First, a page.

So to make a long story short, Reuters picked us up, and now I'm quoted in a whole whack of fun places. Byline is Wojtek Dabrowski, a Reuters writer based in Toronto. Headline is:
RIM profit up sharply, says SEC upgrades probeHere's my quote (lead quote, the only analyst in the piece, and quoted opposite RIM's co-CEO Jim Balsillie):
Carmi Levy, senior research analyst at Info-Tech Research Group, said that although the stock-options investigation is a drag on the company, RIM continues to deliver solid results.But wait, there's more...
"The company continues to perform and perform strongly, regardless of the progression of the investigation," he said. "You have to ask yourself the question: Is this enough to bring down the company, or is this enough to severely damage them? And the answer on that is an emphatic no."
Because TWO Reuters pickups in a given day are always better than one, I'm quoted in another Reuters piece on a totally different topic: blogging. I kid you not:
Meanwhile, some say it is impossible to have a universal code on the Web, which has proven difficult to regulate.This piece has also been reprinted in a bunch of places: ZeeNews.com, Moneycontrol.com, CIOL India, ExpressIndia.com.
"It doesn't have a prayer of ever actually being followed universally, so it's not really going to accomplish a whole lot in terms of making the blogosphere a more civil place," said Carmi Levy, senior research analyst with Canadian-based Info-Tech Research Group in London, Ont.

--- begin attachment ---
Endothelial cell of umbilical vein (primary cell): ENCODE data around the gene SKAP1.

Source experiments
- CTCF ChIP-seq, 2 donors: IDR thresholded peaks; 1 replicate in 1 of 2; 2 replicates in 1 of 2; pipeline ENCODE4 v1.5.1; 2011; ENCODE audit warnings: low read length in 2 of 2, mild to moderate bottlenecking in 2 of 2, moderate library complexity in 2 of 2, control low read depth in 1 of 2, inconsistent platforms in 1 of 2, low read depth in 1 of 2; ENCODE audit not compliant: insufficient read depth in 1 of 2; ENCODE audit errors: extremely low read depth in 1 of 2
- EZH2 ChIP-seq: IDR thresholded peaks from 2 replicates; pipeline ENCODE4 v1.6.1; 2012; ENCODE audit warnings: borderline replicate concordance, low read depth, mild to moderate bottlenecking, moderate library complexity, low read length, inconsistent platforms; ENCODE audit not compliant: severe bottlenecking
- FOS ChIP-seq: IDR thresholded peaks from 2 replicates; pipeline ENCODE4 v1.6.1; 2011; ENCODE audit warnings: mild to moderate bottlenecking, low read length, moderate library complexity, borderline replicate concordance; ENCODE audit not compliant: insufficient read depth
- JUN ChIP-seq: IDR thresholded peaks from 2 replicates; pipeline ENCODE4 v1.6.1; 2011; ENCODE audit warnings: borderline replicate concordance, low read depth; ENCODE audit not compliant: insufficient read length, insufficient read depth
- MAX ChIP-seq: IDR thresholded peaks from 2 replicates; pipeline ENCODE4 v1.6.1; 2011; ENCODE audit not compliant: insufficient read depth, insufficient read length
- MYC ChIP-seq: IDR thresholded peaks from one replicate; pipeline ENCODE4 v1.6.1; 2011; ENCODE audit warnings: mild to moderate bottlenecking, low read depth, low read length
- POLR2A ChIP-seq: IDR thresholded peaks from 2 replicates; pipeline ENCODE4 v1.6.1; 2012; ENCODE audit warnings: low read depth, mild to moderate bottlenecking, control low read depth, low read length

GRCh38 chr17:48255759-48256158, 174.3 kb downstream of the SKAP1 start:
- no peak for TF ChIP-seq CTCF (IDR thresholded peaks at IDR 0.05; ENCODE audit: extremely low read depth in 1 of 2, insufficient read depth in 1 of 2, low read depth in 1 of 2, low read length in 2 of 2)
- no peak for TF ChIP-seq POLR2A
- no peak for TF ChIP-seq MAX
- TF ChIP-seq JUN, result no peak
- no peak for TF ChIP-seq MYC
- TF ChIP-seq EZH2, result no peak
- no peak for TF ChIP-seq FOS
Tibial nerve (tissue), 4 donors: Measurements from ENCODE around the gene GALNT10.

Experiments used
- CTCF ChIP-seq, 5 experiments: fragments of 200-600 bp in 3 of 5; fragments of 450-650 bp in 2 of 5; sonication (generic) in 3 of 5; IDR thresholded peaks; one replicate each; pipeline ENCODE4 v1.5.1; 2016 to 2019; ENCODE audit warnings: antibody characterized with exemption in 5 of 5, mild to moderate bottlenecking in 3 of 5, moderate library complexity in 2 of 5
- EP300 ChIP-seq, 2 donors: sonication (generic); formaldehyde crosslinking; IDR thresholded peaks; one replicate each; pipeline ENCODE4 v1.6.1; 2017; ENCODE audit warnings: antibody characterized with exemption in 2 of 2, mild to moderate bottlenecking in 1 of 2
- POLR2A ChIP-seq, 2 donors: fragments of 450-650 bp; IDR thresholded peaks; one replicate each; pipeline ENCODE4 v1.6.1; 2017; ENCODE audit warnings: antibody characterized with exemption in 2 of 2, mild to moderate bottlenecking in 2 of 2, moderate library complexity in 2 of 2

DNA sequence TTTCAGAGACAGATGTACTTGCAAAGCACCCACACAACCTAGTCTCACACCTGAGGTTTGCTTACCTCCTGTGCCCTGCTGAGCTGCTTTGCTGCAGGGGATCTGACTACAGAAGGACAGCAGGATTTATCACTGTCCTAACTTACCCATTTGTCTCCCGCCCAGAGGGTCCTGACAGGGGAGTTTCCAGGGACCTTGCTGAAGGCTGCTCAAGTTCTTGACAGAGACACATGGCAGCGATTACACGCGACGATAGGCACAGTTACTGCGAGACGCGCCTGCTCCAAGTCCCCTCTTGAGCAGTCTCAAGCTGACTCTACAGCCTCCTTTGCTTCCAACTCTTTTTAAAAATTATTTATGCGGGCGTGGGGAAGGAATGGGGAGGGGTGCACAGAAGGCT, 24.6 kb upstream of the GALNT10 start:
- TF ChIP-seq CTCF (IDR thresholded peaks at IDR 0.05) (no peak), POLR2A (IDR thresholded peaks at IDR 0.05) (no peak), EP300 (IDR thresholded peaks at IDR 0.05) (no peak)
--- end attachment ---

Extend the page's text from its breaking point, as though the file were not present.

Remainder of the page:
He added that there will always be people who will swear and treat others with disrespect and a code of conduct will not change that.
"Blogging will continue to survive just fine without it," Levy said.
An article, carrying Stevie Smith's byline, has appeared on Monsters & Critics: Blogging code of conduct meets with resistance. Looks like the piece pulls the same quote from the Reuters copy.
Your turn: Should I be having this much fun at work? And a second question, because piece #2 was about blogging: what are your thoughts on the proposed blogging code of conduct? Is the blogosphere a civil place? Why? Why not?